Netanyahu: Muslim worshipers can continue to pray at Temple Mount

PM accuses Islamic fundamentalist of spreading false stories about Israeli actions on Temple Mount by way of igniting religious violence.

Muslims pray at Temple Mount (photo credit: REUTERS)
Muslims pray at Temple Mount
(photo credit: REUTERS)
Status on the Temple Mount will be maintained, Prime Minister Binyamin Netanyahu said on Sunday as he clarified that Muslims worshipers could continue to pray at the Al-Aqsa Mosque and that Israel had no plans to harm or destroy it.
He accused Islamic fundamentalist of spreading false stories about Israeli actions on the Temple Mount by way of igniting religious violence.
“We will certainly oppose all systematic and continuing attempts by Islamic extremist elements to stir up unrest. They would like to set a religious fire in Jerusalem and thereby ignite the entire Middle East. The place they are most determined on is the Temple Mount,” Netanyahu said during the weekly cabinet meeting.
“They are disseminating lies to the effect that we intend to destroy or harm the Al-Aqsa Mosque and that we intend to prevent Muslim from praying there,” Netanyahu said.
“They are using verbal and physical violence in an effort to exclude Jews from going up to the Temple Mount. We will not allow this to happen; neither will we alter the worship arrangements and the access to the Temple Mount that has been customary for decades,” Netanyahu said.
“It is easy to start a religious fire, but much more difficult to extinguish it. These messages have been passed along as clearly as possible to [Palestinian Authority President Mahmoud Abbas] Abu Mazen, as well as to all elements in the area and among us,” Netanyahu said.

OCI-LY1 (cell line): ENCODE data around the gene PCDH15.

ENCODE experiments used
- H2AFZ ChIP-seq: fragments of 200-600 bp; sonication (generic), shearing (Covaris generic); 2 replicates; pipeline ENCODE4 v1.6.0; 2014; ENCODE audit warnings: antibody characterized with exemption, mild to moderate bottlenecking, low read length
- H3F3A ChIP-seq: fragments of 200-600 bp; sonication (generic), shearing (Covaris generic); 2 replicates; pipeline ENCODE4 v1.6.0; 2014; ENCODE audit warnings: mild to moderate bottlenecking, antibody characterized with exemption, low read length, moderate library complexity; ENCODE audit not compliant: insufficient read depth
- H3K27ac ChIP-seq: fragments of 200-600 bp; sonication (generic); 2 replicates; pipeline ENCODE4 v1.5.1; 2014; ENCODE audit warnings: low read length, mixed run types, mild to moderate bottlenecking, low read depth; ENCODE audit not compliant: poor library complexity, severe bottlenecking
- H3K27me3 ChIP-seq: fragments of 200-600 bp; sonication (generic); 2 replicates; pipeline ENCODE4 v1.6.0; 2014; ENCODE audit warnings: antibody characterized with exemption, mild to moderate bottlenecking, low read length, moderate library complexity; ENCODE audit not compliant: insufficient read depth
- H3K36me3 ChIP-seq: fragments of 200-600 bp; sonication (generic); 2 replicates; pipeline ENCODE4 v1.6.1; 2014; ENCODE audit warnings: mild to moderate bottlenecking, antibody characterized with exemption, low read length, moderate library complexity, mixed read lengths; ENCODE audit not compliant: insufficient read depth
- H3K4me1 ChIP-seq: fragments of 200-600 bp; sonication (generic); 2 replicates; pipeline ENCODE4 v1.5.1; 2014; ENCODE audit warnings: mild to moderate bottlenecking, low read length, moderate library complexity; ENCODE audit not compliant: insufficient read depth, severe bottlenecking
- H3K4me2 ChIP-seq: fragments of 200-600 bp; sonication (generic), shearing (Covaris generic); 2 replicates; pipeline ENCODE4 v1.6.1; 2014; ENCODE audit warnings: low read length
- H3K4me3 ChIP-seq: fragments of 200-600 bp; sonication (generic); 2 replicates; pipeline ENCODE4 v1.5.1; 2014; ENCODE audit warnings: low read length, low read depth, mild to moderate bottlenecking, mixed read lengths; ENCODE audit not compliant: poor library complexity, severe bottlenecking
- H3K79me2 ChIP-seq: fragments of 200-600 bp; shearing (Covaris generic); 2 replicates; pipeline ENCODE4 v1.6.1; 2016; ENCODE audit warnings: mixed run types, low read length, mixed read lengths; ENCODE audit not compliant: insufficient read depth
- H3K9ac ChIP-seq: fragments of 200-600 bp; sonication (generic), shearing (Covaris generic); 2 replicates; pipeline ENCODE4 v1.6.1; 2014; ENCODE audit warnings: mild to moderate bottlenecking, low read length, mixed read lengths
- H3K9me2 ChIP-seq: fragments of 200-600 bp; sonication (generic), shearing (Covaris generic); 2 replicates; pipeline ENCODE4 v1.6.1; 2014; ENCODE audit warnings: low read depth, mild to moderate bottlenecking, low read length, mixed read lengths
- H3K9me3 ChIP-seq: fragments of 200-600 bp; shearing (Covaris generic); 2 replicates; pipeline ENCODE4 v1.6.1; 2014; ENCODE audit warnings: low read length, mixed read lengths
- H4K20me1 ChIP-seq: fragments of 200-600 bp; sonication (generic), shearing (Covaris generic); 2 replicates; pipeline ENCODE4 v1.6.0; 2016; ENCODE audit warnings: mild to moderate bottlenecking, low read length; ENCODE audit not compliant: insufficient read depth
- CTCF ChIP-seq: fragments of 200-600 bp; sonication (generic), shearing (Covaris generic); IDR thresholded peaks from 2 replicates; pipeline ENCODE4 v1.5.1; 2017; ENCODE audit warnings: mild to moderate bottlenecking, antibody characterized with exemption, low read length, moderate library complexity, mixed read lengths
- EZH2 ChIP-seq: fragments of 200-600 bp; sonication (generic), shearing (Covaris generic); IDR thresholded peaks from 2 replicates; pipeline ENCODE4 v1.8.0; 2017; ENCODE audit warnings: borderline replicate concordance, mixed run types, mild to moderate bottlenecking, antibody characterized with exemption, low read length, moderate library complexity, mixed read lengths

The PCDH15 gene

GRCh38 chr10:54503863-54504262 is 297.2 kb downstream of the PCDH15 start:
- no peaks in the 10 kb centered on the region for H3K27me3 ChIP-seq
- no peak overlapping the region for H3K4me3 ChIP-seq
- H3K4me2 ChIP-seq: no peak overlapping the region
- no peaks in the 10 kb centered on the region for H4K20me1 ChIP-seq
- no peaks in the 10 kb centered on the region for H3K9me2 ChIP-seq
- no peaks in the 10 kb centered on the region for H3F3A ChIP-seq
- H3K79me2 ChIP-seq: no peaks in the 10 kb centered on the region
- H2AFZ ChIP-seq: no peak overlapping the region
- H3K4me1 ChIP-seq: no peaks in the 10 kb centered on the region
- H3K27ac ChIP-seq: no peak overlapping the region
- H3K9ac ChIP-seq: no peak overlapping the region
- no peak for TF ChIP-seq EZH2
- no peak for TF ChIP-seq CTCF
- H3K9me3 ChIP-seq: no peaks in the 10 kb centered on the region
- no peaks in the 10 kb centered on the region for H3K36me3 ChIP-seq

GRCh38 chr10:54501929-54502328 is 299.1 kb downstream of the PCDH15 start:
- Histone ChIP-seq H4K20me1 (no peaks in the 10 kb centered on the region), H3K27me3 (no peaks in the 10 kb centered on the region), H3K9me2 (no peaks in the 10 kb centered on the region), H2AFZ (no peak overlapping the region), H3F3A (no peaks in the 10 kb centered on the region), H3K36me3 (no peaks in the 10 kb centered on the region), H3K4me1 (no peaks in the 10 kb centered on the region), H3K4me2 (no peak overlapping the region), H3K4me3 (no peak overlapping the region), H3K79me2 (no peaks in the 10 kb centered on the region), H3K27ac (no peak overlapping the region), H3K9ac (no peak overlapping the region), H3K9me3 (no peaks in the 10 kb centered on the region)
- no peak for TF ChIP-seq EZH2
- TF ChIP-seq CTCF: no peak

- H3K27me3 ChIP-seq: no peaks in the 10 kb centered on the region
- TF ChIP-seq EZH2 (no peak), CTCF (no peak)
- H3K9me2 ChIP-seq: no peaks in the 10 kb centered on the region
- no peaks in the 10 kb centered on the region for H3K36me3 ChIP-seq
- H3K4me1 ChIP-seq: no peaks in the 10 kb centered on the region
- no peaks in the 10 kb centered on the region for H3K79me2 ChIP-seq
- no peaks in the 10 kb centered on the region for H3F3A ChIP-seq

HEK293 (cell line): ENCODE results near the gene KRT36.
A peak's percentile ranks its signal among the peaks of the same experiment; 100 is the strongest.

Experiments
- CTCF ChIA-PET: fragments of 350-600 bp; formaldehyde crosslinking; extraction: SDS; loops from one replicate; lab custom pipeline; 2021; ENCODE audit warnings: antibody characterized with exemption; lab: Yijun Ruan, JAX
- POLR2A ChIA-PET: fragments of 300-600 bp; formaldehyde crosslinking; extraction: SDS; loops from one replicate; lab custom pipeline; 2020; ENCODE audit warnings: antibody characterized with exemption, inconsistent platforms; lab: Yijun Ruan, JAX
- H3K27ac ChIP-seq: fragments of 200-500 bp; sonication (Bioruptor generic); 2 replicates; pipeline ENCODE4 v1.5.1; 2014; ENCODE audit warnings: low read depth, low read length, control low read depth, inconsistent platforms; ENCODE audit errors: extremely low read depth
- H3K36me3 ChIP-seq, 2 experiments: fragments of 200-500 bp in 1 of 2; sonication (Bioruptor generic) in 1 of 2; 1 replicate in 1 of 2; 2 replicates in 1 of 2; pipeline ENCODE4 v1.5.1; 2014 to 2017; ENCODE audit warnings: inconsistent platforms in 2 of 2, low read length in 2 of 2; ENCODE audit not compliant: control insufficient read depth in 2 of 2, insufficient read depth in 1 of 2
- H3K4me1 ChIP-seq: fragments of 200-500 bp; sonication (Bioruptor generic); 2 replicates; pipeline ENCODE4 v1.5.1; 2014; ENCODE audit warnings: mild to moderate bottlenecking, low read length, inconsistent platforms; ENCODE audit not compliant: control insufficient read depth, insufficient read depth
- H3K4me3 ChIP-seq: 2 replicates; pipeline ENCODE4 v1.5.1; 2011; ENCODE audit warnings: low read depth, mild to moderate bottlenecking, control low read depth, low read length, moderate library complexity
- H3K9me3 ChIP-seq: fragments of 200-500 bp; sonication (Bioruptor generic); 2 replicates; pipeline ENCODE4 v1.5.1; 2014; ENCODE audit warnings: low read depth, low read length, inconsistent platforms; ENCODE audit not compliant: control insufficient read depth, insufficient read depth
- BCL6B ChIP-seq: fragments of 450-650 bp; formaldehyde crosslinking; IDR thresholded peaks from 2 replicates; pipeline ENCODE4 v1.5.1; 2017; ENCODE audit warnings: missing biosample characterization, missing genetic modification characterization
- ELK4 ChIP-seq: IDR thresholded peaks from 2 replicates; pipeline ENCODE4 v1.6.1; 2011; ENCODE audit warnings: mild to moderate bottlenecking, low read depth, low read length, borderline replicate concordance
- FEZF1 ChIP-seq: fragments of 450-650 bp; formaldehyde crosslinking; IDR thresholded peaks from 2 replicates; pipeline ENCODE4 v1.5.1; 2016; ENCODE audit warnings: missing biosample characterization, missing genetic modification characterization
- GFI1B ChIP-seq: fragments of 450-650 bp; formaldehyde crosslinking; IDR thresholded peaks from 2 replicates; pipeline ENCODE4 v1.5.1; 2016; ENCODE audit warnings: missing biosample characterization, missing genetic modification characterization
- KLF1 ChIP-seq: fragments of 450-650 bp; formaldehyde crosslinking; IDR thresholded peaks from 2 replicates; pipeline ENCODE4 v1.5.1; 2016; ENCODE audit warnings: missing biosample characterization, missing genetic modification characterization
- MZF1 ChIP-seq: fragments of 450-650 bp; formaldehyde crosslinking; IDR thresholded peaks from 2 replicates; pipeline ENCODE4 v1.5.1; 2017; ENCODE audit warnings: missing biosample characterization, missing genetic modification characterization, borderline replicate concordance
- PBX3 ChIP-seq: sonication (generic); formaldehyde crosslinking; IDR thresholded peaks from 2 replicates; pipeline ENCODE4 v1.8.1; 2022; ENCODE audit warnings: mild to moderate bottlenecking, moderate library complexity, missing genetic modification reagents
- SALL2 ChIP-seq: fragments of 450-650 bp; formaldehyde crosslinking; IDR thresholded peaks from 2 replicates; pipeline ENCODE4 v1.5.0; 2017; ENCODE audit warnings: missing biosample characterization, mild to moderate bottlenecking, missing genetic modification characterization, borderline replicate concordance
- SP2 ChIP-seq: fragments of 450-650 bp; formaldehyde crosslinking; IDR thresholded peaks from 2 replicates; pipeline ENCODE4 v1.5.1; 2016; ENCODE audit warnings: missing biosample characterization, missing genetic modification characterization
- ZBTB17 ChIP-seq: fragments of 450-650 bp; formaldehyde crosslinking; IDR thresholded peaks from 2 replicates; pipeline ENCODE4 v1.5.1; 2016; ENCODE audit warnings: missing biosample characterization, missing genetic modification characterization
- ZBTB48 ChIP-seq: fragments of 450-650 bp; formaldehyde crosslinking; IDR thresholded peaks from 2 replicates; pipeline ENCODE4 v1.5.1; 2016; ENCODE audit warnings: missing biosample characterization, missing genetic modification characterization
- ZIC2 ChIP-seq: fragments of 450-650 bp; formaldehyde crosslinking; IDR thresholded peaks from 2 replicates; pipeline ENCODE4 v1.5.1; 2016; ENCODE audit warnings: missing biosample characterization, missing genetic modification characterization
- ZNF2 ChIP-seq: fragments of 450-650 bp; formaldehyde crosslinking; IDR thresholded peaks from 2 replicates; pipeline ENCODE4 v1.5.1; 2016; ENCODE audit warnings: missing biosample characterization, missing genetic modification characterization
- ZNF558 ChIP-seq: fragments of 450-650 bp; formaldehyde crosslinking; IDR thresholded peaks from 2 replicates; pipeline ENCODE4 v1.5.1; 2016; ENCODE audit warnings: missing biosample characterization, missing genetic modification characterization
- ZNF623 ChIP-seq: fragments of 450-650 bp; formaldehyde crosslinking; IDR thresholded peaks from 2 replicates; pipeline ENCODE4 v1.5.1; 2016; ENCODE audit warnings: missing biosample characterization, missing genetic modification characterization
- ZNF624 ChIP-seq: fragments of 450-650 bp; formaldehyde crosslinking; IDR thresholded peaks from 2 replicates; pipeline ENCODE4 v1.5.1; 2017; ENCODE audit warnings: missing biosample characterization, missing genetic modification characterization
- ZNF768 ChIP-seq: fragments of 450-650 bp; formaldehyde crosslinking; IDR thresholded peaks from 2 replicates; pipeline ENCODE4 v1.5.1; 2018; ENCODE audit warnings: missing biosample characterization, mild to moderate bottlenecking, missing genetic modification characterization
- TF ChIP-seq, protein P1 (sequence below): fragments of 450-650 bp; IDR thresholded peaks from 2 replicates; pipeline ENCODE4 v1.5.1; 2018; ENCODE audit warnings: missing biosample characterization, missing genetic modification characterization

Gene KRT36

“We are committed to the status quo for Jews, Muslims and Christians,” he added.
In the last two days, he said, he has spoken with many people, including US Secretary of State John Kerry, in an effort to calm the violence which began on Wednesday night with the attempted assassination attempt on right wing activist Yehuda Glick who was shot in stomach and the chest.
In response the police closed the Temple Mount on Thursday to Muslim worshippers and Jewish visitors. It opened the site up on Friday to Muslim worshippers over 50.
By Sunday the situation had returned to normal with Muslim worshippers and Jewish visitors allowed.
But right wing activists have used Glick’s assassination to renew their call for Jews to be allowed to pray on the Temple Mount, which they are now prohibited from doing.
Netanyahu told the cabinet he did not plan to authorize that change and called on the politicians to restrain themselves and not to act in an inciting manner.
“To my ministerial colleagues, these are especially sensitive times. Let us not play into the hands of our extremist enemies. I think that what is necessary now is to show restraint and to work together to calm the situation. I ask that you join me in the effort to maintain the existing order, let nobody harm it, certainly not our right to go up to the Temple Mount, but we will not change the arrangements. I also ask that private initiatives be avoided as well as unbridled statements. At this time we must show responsibility and restraint,” Netanyahu said.
To ensure that order is maintained in Jerusalem, Netanyahu said he had ordered police reinforcements to the capital. He thanked the police for their efforts and sent his wishes to Glick for a speedy recovery.
“I spoke with his wife and his father and I told them that along with the entire Jewish people, I am praying for Yehuda's recovery. I am certain that I speak for all ministers and very many of the Israeli people in this regard,” Netanyahu said.